Saturday, February 4, 2012

Seeking Balance

I've started attending my martial arts school's "core" class on Saturday mornings. It's the one day I can attend, it allows me to reconnect with the community there, and it's a great workout.

I have to be careful about kicking since my right knee no longer has an ACL. I can't torque on that leg, I have to kick in a controlled manner without too much force, and I can't balance on my right leg. I make adjustments.

I'm still going to the gym before work 4 or 5 days a week, doing cardio and weights. But the class on Saturday is a good booster for me, physically and psychically.

Sunday, November 20, 2011

New Life

Am I still a martial artist?

I haven't posted for a long time because I made a decision to turn my life topsy turvy.

I took a new job much nearer my home, one with a lot of responsibility and requiring real creativity. While I'm saving about an hour and a half a day in commuting time, I'm spending that extra time in the office--and my day has shifted from very early to late.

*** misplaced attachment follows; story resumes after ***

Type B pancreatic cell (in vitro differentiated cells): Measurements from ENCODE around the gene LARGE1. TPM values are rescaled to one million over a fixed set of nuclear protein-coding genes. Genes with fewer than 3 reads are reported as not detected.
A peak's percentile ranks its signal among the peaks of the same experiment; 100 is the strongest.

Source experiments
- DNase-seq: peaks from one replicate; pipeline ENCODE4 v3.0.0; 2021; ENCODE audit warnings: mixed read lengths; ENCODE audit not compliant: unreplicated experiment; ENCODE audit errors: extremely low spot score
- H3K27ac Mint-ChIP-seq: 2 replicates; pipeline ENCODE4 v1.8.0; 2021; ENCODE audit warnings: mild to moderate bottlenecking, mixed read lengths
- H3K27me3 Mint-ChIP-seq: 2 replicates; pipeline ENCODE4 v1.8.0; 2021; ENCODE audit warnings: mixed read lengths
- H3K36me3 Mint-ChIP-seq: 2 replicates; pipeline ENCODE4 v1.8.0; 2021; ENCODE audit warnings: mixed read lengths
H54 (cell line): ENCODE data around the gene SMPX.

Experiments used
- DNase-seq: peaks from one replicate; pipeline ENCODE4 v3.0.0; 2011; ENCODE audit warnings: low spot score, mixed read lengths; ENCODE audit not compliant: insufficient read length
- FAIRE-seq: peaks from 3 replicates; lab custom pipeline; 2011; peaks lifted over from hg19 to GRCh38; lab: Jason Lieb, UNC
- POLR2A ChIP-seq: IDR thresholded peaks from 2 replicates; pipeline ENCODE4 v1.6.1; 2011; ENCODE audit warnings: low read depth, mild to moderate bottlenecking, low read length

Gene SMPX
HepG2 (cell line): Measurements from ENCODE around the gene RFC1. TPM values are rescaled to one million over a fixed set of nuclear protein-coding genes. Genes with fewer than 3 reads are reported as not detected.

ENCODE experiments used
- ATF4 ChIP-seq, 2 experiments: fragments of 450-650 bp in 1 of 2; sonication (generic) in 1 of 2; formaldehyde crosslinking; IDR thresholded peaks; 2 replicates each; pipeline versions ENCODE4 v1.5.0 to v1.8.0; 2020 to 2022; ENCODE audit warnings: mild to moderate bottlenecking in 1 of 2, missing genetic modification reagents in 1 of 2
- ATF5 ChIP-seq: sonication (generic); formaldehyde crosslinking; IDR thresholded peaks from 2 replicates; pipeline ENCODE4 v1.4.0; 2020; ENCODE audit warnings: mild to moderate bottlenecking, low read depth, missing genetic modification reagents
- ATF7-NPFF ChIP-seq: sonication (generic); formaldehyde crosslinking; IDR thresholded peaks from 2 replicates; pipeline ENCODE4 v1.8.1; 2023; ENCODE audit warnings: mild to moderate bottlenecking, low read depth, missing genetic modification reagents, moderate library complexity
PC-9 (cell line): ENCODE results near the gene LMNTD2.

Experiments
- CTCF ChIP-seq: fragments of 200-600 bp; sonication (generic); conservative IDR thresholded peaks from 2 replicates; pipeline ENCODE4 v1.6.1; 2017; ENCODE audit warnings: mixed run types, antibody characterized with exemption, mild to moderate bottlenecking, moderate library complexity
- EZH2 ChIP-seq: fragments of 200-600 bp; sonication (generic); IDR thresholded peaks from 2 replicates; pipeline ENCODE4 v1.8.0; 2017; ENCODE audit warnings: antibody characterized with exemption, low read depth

As a result, I haven't been able to make the boxing class in the evening, I get home too late. I do have time in the morning, so I've been going to the gym associated with the boxing class before work.

Since I had been doing the gym and boxing previously, I'm now getting less exercise. I also haven't had time for blogging.

The new job is with a more traditional news organization, so my time at home is a bit more my own--I'm not on the endless real-time-news treadmill. But due to the amount of work required I do spend time on the weekend working--I just have more control over when it happens.

To my question at the top of this post: I have a black belt, but I don't train because of my latest ACL injury, and now I'm not in boxing class either.

My best guess is that I will return to some kind of training, one way or another, once I feel like the new job is under my belt, and once I get a special big project underway. Until then, I'm doing the best I can at a gym to stay in shape. It's not as much fun as martial arts or boxing, that is for sure.

Thursday, July 21, 2011